The Constitutional Court took action against the hidden discrimination of persons working in public employment20 November 2017
As established by the Court: one of the statutory provisions challenged by the commissioner for fundamental rights unnecessarily restricts the public employee’s right to privacy in a discriminative way. Burdening the legal relation of public employment with an incompatible condition – connected to the neatness of the living environment – is an arbitrary decision of the legislator. Therefore the Constitutional Court established that the challenged regulation was contrary to the Fundamental Law and annulled it.
The commissioner for fundamental rights explained – among others – in his petition that according to the Act on public employment and on the amendment of Acts connected to public employment as well as on the amendment of other Acts, public employees shall be excluded from public employment for a period of three months if they fail to comply with their obligation of keeping their living environment (garden, yard etc.) tidy as required in a local government decree. According to the commissioner for fundamental rights, the mere fact that the legislator regulates public employment as a legal relation having special social elements does not justify in general the application of rules deviating negatively from that of employment relationships, and this is regarded as a violation of the rule of law. In the commissioner’s opinion the provisions are also contrary to the requirement of equal treatment as they impose discrimination on public employees without any reasonable and constitutionally justifiable aim, compared to persons employed under other legal relations.
The Constitutional Court interpreted the public employment program in the system of the Fundamental Law’s provisions and it established that, according to its content, the legal relation of public employment is a particular atypical form of employment with a function linked to the social system, i.e. the employment form under examination can be found in the intersection of social policy and employment policy.
The Constitutional Court also examined whether, in the case of persons wishing to enter into public employment, any discrimination has been caused within the group of jobseekers by the statutory regulation putting a well-delimitable group of the society in a disadvantageous situation by prescribing other conditions outside the scope of work. The persons participating in public employment are typically those in difficult financial situation, belonging to the most vulnerable layer of the society, with a remuneration even lower than the minimum wage. As established by the Constitutional Court: there is no reasonable justification whatsoever for the legislator to prescribe special rules of conduct merely for this specific group of jobseekers. It is a case of hidden discrimination based on one’s wealth status as, in fact, the law only applies to those who live in a disadvantageous and defenceless material situation, requiring to fulfil conditions unrelated to work.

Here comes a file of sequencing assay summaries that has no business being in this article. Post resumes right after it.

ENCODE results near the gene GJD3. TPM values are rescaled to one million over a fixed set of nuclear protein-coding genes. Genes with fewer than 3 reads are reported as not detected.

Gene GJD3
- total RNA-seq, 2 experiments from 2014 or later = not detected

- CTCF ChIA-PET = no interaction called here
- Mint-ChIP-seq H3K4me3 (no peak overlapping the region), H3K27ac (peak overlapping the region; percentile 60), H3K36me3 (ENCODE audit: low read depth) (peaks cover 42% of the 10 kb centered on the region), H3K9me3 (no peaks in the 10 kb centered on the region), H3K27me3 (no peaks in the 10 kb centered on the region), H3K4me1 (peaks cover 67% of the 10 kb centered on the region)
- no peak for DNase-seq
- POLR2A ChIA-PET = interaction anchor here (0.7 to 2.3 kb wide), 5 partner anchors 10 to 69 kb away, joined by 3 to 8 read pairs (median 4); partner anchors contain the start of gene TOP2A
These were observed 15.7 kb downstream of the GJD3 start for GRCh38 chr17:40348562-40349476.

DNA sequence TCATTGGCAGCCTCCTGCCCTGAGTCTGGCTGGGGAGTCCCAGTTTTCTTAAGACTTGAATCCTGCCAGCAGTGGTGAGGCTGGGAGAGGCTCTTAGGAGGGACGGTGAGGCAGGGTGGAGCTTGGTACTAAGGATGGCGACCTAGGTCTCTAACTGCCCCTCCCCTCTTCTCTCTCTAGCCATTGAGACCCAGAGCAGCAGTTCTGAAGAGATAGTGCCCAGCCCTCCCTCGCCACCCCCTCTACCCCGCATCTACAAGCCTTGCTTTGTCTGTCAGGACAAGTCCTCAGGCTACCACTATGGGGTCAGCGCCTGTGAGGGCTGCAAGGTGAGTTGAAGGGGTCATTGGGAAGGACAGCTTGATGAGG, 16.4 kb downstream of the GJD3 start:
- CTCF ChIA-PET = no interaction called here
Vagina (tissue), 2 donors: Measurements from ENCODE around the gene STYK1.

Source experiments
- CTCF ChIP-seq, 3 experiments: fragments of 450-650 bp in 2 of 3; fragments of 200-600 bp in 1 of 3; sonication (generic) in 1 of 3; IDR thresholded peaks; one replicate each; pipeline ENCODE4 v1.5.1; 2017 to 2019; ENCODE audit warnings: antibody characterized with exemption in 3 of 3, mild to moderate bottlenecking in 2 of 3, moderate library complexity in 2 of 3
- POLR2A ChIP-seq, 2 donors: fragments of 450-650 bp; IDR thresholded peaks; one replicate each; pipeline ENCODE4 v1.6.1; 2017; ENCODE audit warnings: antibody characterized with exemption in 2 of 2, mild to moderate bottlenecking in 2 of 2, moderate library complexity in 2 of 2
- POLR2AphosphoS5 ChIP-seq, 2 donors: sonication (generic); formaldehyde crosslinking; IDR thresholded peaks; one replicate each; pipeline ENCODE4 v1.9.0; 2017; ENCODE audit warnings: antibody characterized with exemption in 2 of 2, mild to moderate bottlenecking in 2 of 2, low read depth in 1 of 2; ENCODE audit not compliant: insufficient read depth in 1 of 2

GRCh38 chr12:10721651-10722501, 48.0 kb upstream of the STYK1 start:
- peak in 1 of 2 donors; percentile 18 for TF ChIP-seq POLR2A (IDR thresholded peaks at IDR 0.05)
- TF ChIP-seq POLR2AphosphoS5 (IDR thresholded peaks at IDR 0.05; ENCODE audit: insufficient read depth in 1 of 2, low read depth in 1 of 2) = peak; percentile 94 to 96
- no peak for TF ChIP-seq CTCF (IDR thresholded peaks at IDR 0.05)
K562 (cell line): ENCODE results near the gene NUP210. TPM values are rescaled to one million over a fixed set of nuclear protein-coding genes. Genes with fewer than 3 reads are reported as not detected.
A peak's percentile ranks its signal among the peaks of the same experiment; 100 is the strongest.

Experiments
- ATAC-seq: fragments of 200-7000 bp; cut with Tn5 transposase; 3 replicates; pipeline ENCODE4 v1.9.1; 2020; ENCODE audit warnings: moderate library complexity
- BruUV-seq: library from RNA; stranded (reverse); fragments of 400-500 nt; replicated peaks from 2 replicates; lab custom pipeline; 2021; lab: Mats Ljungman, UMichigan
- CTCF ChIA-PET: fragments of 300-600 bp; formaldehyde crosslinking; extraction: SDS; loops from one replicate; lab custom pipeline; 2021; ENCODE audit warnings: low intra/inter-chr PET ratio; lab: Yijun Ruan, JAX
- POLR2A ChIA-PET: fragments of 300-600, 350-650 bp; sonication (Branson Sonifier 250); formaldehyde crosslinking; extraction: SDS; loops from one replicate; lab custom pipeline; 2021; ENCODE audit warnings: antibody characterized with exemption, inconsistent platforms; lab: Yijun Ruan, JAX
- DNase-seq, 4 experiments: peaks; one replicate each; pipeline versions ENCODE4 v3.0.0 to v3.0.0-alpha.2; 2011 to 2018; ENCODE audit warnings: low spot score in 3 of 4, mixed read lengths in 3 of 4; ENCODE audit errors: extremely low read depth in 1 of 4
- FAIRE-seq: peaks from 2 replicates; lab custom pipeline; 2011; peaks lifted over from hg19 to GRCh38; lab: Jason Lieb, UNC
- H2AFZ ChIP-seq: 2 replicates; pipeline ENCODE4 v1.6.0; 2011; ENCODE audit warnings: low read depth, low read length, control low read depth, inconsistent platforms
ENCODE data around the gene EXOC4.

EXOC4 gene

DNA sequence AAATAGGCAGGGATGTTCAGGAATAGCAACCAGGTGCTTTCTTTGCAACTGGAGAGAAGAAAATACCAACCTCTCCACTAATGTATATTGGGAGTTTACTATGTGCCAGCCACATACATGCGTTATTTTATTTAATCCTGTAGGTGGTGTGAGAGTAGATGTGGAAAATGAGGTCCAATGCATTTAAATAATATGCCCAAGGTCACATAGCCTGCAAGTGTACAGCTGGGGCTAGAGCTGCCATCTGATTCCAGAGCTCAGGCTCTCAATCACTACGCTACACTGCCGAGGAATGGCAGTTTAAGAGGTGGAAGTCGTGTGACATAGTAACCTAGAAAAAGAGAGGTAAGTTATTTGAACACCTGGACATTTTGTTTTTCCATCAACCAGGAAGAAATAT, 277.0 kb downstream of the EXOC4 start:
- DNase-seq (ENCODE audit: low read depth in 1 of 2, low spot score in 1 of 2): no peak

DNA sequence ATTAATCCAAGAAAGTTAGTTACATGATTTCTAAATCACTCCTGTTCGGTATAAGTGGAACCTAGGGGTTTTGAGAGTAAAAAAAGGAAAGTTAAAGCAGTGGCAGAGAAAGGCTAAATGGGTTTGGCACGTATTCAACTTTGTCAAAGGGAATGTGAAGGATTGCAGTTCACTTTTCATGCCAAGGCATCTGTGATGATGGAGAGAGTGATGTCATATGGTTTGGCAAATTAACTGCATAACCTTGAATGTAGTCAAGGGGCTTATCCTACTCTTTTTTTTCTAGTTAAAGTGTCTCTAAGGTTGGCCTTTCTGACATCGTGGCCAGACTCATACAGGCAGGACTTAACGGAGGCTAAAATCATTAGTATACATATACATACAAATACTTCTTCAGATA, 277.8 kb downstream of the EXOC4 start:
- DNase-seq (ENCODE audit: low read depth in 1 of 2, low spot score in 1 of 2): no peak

The Constitutional Court underlined in its decision: although the Fundamental Law prescribes that everyone shall be bound to contribute to the performance of state and community tasks according to their abilities and possibilities, no conditions shall be prescribed, with reference to alleged or actual public interest, that violate without due ground the individuals’ freedom and fundamental rights. Accordingly, in the present case, the prescriptions of conduct not related to the content of the work to be performed shall be deemed as unnecessarily restricting the right to privacy and they shall be held unacceptable.
With due account to the above, the Constitutional Court held to be contrary to the Fundamental Law and annulled Section 1 para. (4a) b) and Section 1 paras (4b), (4f) and (4g) of the Act on public employment and on the amendment of Acts connected to public employment as well as on the amendment of other Acts. Judge Dr. Ágnes Czine attached a concurring opinion and Judges Dr. István Balsai, Dr. Egon Dienes-Oehm, Dr. Béla Pokol, Dr. László Salamon, Dr. Mária Szívós and Dr. András Varga Zs. attached dissenting opinions to the decision. The full text of the decision of the Constitutional Court is available on the Constitutional Court’s website in Hungarian language.
Budapest, 9 November 2017